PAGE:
Here, the state mandamus court had a fair opportunity to adjudicate conclusively petitioner's entire action. The court, in our view, should have addressed petitioner's other claims: whether the Department of Corrections had deprived petitioner of credit for time previously spent in county jail and on the concurrent sentence for armed robbery. It also should have determined petitioner's mandatory release date or at least the total amount of credit to be awarded against petitioner's ten-year sentence. Instead, the court merely ordered recomputation in accordance with Johnson v. Franzen. In fact, the opinion of that court appears to be a stock opinion consisting of a blanket discussion of the new Illinois statute on good conduct credit and containing no hint that the court had given individual consideration to facts of petitioner's case. Two other orders entered by that court in unrelated cases have come to our attention-each is a verbatim copy of the order entered in this petitioner's cause. No doubt the state court was swamped with recomputation problems and was forced to standardize the treatment of them. The court's failure to render a complete adjudication of all claims furthermore effectively blocked state appellate review. Ill.Rev.Stat. ch. 110A, § 304. Even if the state appellate court were to construe petitioner's action as raising only a claim to good conduct credit, thus treating the trial court's order as a final judgment, it is not petitioner's obligation to appeal a ruling that is favorable to him.
We recognize that state trial courts retain jurisdiction to revise partial judgments and to enforce their orders, see note 6 supra, and that federal courts should not rule on an application for the writ where to do so would "disrupt the orderly functioning of state judicial processes," Braden, 410 U.S. at 491, 93 S.Ct. at 1127. But we do not believe that technical retention of jurisdiction necessarily constitutes the type of pending inactive state proceeding that requires abstention. A state prisoner is entitled to assume that the state trial court will render a conclusive determination of all claims fairly presented and that the respondent will comply with the orders of that court. It should be unnecessary for a prisoner, who is often uneducated in the niceties of judicial procedure and unrepresented by counsel at that stage, to figure out what to do when he is dissatisfied with a favorable, yet inconclusive or incomplete state court decision, or when he has obtained an apparently favorable judgment but no results.10 See Dennis v. Solem, 522 F.Supp. 698, 700 (D.S.D.1981). This is not a case where the state court's judgment specifically reserved decision on part of the claims or on the question of compliance to await further argument or action by the respondent. Cf. id. at 699 (state court ordered parole board to file findings and conclusions as to the determination of the petitioner's sentence, and the order stated that the "court may consider the entry of an Order releasing (petitioner) as a possible remedy upon non-compliance with this Order"). The mandamus court's order does not indicate that further judicial action is contemplated-i.e., that the state proceeding is truly "pending." There will be time enough to review that situation should it ever arise. As is evidenced by his response to question 14 on his petition, see 28 U.S.C. foll. § 2254 (Model Form for Use in Applications for Habeas Corpus), petitioner also perceived the state proceedings as no longer pending.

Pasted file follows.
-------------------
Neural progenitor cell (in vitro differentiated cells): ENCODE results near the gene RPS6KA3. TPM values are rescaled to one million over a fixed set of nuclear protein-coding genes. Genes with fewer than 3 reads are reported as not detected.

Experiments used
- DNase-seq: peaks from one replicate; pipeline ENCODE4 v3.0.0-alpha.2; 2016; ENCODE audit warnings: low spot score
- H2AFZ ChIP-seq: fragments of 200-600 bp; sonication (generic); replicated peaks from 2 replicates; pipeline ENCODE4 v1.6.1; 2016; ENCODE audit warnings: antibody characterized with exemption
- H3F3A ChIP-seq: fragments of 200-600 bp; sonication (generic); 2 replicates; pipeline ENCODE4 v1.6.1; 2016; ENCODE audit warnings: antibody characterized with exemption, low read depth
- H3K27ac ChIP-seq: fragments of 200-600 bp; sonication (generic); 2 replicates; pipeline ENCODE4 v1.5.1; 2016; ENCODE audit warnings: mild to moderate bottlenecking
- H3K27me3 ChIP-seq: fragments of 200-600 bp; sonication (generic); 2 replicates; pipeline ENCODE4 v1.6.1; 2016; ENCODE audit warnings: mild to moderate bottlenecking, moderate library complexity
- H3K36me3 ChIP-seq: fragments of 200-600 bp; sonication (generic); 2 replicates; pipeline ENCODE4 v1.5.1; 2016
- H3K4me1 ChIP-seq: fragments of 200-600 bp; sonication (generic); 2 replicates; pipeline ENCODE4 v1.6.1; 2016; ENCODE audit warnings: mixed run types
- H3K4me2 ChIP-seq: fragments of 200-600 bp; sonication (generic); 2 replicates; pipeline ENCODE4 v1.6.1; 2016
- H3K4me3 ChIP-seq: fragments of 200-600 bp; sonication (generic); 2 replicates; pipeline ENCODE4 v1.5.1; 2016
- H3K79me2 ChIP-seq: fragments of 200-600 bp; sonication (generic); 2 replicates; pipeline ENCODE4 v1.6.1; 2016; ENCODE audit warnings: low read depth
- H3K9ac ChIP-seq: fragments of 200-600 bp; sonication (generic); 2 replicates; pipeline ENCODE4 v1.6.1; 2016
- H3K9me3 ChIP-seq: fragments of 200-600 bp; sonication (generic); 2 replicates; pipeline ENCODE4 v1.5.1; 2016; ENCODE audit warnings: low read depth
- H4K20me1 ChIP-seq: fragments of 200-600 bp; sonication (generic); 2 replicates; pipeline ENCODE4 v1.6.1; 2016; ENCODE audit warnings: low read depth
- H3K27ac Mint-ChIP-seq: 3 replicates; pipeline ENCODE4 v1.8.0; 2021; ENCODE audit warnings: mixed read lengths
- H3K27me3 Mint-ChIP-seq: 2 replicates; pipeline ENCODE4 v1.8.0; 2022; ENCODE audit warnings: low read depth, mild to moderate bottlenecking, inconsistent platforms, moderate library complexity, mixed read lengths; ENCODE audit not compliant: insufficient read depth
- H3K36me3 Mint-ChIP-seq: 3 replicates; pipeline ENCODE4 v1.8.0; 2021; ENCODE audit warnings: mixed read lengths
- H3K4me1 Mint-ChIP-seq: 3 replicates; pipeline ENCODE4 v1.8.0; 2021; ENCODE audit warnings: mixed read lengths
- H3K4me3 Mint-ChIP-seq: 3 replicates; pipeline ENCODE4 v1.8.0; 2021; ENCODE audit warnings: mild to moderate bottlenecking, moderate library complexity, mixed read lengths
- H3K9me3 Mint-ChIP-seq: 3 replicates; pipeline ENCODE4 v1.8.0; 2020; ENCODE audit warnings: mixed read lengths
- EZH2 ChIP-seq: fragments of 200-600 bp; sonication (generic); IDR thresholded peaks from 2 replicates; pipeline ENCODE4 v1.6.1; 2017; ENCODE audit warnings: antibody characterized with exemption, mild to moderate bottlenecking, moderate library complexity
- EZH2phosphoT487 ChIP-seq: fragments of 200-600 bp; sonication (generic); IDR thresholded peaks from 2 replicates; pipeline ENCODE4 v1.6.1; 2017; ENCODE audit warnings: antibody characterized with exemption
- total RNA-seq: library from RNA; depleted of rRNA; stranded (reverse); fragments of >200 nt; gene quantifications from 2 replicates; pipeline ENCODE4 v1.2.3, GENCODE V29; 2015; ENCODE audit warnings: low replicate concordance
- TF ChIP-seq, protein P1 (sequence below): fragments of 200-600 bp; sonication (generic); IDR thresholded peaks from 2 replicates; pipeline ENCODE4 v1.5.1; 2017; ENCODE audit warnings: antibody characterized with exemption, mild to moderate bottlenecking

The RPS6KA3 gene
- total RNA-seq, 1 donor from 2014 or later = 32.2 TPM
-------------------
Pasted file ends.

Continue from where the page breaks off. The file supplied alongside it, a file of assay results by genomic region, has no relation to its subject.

For the foregoing reasons, we conclude that petitioner has exhausted his state remedies and affirm the decision of the district court.11
The Honorable William J. Campbell, Senior District Judge of the Northern District of Illinois, is sitting by designation
The court gave credit for 68 days served following arrest in 1973 until released upon a finding of no probable cause, for 325 days served following arrest in 1974 until released upon grant of a motion to dismiss, and for 1 year and 224 days served since February 1978 when the dismissal was reversed
Under Illinois law, habeas corpus is unavailable to remedy a failure on the part of the Department of Corrections to award sentence credits. People ex rel. Harper v. Brantley, 34 Ill.App.3d 807, 809, 341 N.E.2d 126, 127 (5th Dist. 1975); see United States ex rel. Morgan v. Sielaff, 546 F.2d 218, 222 (7th Cir. 1976); cf. People ex rel. Titzel v. Hill, 344 Ill. 246, 251, 176 N.E. 360, 363 (1931) (habeas corpus available where prisoner is held beyond his maximum sentence). Rather, mandamus is the proper remedy. People ex rel. Abner v. Kinney, 30 Ill.2d 201, 195 N.E.2d 651 (1964)